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#2936182 - 07/04/18 07:32 PM Re: Balancing Patches [Re: MathOfInsects]
llatham Offline
Senior Member

Registered: 02/06/11
Posts: 327
Thanks guys.

Luckily I'm going to be able to get by with just a single keyboard rig.

I'll also have a soundman with experience with the band who can tweak out front and I trust him. I'm just joining this band so I'm not sure what they do when PA is provided by the venue/client.

What you guys mention is pretty much what I do with guitar - I balance them at home at "close to gig volume" as much as I can, then get to the gig and find them all totally out of whack :-)

I'll spend hours getting the amount of delay right and get to the show and hit the switch and you can't even hear the darn delay!

But ultimately, I can get them all balanced by remembering what needed fixing.

I'm sure the same thing will happen here.

I just checked and I think what I'm going to be able to do is use a control knob to set the level on the fly, and then if I remember I can just write the patch again if I have time so I can save that volume. That actually would be easier than what I have to do with my guitar effects!

I was considering getting an Expression Pedal.

I'm playing the role of "utility musician" so I'm trying to KISS - 1 keyboard, one Studio Set with the patches I need, no effects switching - the band already plays without keys so anything I'm doing is "adding" and I'm not trying to cover parts note for note - just basically "filling out the sound" with Piano, or I also will play Acoustic or Electric Guitar. So since I'm doing all that, I want it to be as hassle-free as possible - I've already got sustain pedal and a pedal for Mod if I'm using both hands. But I'm so used to volume pedals for guitar that it's probably a good idea - and I may be able to store the settings the same way.

Luckily we do have one rehearsal before my first show, but after that it's trial by fire!


Edited by llatham (07/04/18 07:35 PM)

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#2936321 - 07/05/18 11:41 AM Re: Balancing Patches [Re: Bobadohshe]
kelp Offline
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Registered: 07/24/10
Posts: 460
Loc: Milwaukee, WI USA
Originally Posted By: Bobadohshe
Or there was too much unnecessary bass in my sound.


This is a very real thing! I play mostly bass synth parts and struggle with how counter-intuitive it is to cut bass to clean up the sound!
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#2936385 - 07/05/18 09:23 PM Re: Balancing Patches [Re: kelp]
rickzjamm Offline
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Registered: 11/05/13
Posts: 693
The Kronos makes this easy to do!!
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#2936589 - 07/07/18 04:00 AM Re: Balancing Patches [Re: rickzjamm]
Dave Keys Offline
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Registered: 03/28/14
Posts: 80
Loc: Birmingham UK
This is a very good thread.
I find balancing patches can be difficult. What works at home in the studio, and looks balanced on a VU meter doesn't necessarily come over that way on a stage in the mix with the rest of the band. Last night we were doing 'Disco Inferno' and the Phased clav on the Nord was far louder than the strings, even though that isn't the case when monitoring at home.

Also, I find that using the Kronos as the mixer for the 2 boards, on certain Kronos Combi's such as the Eruption organ the sounds of the Nord is coloured by this. I'd be up for any tips on how fellow players have got around this.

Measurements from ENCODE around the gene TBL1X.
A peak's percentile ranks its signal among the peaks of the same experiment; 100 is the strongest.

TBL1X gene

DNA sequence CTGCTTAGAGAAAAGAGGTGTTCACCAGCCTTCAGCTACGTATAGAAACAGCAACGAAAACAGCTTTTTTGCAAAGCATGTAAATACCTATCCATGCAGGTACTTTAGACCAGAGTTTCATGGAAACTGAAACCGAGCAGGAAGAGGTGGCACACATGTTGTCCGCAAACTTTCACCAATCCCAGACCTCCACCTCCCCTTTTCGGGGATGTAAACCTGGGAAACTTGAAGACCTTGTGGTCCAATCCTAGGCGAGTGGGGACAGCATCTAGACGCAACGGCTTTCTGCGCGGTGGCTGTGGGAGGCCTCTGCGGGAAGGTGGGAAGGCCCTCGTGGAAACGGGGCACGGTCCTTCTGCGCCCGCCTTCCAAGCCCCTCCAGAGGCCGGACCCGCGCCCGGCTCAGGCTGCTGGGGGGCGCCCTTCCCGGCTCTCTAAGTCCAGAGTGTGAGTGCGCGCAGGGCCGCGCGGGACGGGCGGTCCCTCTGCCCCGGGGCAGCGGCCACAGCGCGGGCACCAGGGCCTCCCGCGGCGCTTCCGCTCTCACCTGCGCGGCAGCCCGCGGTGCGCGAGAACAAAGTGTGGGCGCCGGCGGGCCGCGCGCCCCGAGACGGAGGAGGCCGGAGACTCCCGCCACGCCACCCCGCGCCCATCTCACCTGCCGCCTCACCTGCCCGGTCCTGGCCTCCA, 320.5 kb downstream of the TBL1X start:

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#2937371 - 07/11/18 11:59 AM Re: Balancing Patches [Re: Dave Keys]
llatham Offline
Senior Member

Registered: 02/06/11
Posts: 327
So, darn if I didn't get to rehearsal and the sounds were all over the place - and not in any predicable way...

It also didn't help that I was playing through a pair of basic floor wedges that the singers were using and I didn't want to blast them out and it was a "low volume" rehearsal.

None of the sounds were as "full" as I had hoped so that also made me second guess my choices - I chose things like a "bright" piano thinking it's going to cut through the mix better, rather than a fuller and more natural sounding grand patch. But now I don't know if that's the right choice or not.

We have one more rehearsal so what I think I'm going to try is to get a volume on the piano from playing along to a track, and then play that same track with other sounds and balance them so they're all the "same volume" that way - maybe that will get me a better starting point (even though some songs will vary in volume overall).

Otherwise it's trial and error and I don't have enough trials except the one by fire that will be the gig!


Edited by llatham (07/11/18 11:59 AM)

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#2937373 - 07/11/18 12:03 PM Re: Balancing Patches [Re: llatham]
J. Dan Offline
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Registered: 07/25/08
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Loc: St. Louis, MO
I just play along with the CD and try to mix it like a studio mix with the CD as a starting point. I don't try to compensate up front for what I might guess may be different later.
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Acoustic/Electric stringed instruments ranging from 4 to 230 strings, hammered, picked, fingered, slapped, and plucked. Analog and Digital Electronic instruments, reeds, and throat/mouth.

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#2937378 - 07/11/18 12:17 PM Re: Balancing Patches [Re: J. Dan]
Outkaster Offline
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Registered: 02/25/06
Posts: 6137
Loc: Rochester, NY
I have a problem because most of what I do is right on the fly so my sound guy bitches at uneven levels of three different brands of keyboards.